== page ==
And you control and manage sharing. If you are a conglomerate in pharmaceuticals, you may decide that your team that does marketing can have access to demographic information. Whereas the team that is meant to report to the FDA adverse reactions to your vaccine has detailed information access, but it's controlled to fewer people ... This is not departmental sharing, which is what you would end up doing here with the Snowflakes and Databricks of the world. This is controlled sharing of what fields who can see where.
Packaging this up as a resource that developers can access via an API massively reduces time to deployment. Customers who have contemplated building a similar capability for themselves speak about reducing timescales from years to months, or from months to days and hours. Boe Hartman, co-founder and CTO of Nomi Health and a former CTO at Goldman Sachs, says this of Skyflow:
We were up and running in hours, rather than the months it would take to build and implement even a fraction of this.
All this has led to growing confidence at the company since we last spoke to Skyflow two years ago. Citing an article on privacy engineering in the IEEE's Computer magazine published last October, Sharma believes the concept of a data privacy vault is winning mainstream recognition. He says:
We are no longer saying, we are a way of doing data security, or we are this thing for that guy. We are head-on saying, 'We are a data privacy vault company.' We created this category, and now the market is coming to us. People have recognized this internally for many years — I think we talked about the Netflix's of the world. Now, as a whole, the market is basically realizing that data privacy vault is a core new architectural element ...
We are a core architecture block, but we've simplified it so that it's just an API call. It should to you feel as easy as calling Twilio or Okta ... It's a new way of handling PII. But the interactions from your engineers' perspective is, 'When I get the data, you make this API call. And when I need to use the data, you make these calls.' And then you're done.
One of the ongoing challenges as digital technology continues to evolve is that the way things were done it the past often gets in the way of implementing the best way to do things today. The vertically integrated application stacks of old are an impediment to their growing need to join together and analyze data from across the organization. But as organizations bring together the old data stores and open up access to the underlying data, privacy compliance headaches multiply.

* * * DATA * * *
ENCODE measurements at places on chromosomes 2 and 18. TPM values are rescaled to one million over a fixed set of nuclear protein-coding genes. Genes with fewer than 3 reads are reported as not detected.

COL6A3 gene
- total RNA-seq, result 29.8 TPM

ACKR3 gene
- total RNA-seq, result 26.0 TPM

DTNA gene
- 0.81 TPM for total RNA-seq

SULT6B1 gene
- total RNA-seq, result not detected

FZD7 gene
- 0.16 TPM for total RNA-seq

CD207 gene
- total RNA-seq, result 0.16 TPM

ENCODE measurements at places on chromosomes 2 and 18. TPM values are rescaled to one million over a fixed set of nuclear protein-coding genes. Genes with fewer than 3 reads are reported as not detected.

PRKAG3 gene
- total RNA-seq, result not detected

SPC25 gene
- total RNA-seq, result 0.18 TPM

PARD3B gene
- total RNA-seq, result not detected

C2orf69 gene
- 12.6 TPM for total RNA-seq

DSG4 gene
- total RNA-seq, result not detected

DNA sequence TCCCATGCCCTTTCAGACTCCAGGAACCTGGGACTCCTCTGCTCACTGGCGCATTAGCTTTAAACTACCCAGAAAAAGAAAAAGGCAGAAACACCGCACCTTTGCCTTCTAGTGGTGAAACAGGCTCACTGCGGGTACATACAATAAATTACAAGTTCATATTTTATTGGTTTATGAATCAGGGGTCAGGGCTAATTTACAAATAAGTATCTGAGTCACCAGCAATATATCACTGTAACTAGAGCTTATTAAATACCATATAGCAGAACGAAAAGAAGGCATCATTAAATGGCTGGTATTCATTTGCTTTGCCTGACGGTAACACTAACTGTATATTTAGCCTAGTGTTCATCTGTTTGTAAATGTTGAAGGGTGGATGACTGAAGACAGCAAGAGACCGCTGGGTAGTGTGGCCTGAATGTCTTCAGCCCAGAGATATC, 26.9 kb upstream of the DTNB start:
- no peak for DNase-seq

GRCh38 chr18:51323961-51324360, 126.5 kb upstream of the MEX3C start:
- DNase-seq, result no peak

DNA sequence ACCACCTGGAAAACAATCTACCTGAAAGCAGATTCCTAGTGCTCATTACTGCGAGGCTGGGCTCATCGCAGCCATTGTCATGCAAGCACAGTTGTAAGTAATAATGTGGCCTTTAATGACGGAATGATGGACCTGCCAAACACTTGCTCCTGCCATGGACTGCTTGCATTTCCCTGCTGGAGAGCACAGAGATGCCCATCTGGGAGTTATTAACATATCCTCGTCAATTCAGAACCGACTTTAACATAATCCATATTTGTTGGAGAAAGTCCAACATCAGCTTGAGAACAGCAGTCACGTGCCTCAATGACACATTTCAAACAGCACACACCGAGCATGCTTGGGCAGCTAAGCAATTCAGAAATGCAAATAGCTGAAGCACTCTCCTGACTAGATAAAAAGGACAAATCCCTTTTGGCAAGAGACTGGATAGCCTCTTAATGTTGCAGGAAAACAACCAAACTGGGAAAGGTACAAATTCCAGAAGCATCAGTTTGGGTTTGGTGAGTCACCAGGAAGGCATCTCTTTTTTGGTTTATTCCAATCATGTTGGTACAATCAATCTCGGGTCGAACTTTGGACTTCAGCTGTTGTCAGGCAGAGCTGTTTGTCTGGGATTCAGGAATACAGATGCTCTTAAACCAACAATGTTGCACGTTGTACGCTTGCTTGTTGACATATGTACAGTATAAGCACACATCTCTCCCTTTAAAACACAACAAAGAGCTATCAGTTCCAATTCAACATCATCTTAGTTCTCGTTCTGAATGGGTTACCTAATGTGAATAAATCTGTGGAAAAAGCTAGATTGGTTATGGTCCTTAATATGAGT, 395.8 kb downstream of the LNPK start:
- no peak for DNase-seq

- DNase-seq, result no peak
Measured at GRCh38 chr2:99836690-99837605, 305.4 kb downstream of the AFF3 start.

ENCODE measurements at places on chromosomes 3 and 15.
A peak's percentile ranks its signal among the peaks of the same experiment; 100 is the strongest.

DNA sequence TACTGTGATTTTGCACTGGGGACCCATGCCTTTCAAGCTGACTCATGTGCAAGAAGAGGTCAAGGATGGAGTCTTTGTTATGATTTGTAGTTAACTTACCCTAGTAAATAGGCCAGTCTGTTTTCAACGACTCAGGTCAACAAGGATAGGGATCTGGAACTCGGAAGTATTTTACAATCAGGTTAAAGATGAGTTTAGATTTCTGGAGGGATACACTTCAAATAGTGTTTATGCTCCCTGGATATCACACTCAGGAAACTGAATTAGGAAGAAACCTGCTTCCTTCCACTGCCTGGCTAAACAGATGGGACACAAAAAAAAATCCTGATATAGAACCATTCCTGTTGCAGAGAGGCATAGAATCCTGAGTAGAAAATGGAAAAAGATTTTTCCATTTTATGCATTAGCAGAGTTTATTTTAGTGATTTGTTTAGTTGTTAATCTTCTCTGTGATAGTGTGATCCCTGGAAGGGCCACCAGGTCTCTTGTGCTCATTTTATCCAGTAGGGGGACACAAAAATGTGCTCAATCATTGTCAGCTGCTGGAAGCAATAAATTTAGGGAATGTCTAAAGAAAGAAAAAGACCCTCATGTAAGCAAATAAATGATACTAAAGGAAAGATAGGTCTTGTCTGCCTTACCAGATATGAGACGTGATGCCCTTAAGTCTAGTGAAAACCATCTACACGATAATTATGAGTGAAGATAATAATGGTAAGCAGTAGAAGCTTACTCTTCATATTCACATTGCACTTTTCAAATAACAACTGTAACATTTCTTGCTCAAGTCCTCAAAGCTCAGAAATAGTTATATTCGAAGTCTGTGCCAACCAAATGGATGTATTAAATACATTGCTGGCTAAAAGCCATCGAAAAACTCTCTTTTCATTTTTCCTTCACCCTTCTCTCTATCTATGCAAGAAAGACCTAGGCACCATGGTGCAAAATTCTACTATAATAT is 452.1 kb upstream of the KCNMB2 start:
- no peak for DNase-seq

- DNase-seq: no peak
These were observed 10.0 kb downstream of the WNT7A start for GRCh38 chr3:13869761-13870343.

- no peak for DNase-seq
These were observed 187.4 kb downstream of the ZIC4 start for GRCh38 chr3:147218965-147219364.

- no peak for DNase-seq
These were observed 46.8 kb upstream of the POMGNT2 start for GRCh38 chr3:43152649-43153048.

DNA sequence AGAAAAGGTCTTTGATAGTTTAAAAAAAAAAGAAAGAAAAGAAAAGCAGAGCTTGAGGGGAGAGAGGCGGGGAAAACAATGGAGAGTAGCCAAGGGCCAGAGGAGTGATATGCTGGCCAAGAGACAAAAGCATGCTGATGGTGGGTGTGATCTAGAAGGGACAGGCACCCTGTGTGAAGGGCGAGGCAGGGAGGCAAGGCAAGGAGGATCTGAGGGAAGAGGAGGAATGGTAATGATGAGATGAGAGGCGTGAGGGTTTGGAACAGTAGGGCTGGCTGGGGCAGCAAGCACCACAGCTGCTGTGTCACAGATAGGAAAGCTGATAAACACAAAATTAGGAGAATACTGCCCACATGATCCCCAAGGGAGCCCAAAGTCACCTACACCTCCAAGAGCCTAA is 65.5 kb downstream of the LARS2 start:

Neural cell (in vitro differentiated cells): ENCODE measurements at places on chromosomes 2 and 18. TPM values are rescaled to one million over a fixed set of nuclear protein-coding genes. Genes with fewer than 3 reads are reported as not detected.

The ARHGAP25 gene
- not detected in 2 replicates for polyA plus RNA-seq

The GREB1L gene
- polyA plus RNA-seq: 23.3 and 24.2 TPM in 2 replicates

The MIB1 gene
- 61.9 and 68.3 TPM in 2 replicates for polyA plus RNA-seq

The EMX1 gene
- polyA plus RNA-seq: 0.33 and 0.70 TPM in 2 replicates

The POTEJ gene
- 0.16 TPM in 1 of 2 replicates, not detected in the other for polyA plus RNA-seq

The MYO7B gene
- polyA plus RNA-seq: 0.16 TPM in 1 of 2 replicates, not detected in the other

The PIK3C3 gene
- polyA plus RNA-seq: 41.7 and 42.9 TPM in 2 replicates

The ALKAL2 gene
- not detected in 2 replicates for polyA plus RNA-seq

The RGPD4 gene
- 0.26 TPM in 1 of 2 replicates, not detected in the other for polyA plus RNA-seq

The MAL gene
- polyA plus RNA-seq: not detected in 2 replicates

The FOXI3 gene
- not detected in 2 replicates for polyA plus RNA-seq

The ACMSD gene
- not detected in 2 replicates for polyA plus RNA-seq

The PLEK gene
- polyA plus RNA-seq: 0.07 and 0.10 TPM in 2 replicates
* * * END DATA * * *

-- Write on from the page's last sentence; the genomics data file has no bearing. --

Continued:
A fresh approach is needed. Instead of centering the data architecture on individual applications, there's a need to move to a more composable Tierless Architecture, in which each application and service can work with the data it needs simply by calling an API. In this new landscape, it makes a lot of sense to keep PII in a specialized data privacy vault that can respond to those API requests with just the right information tailored to the specific context. By very carefully thinking through how to structure that API with its use of polymorphic encryption and other techniques, Skyflow has positioned itself well for that role.
By isolating PII in this way, it becomes much simpler to protect it with zero-trust access protocols, while also allowing for data residency needs by distributing instances of the vault across a network of data centers. As Sharma points out, this happens to map more closely to people's behavior in the real world than keeping all of an individual's PII in a central store. When he travels to India, he uses a local phone number and credit card, neither of which he's be likely to use when he's in the US, so it makes no sense to have that data replicated elsewhere. He comments:
What's the point of having all this data being moved around? You're not only creating regulatory challenges, it's also useless!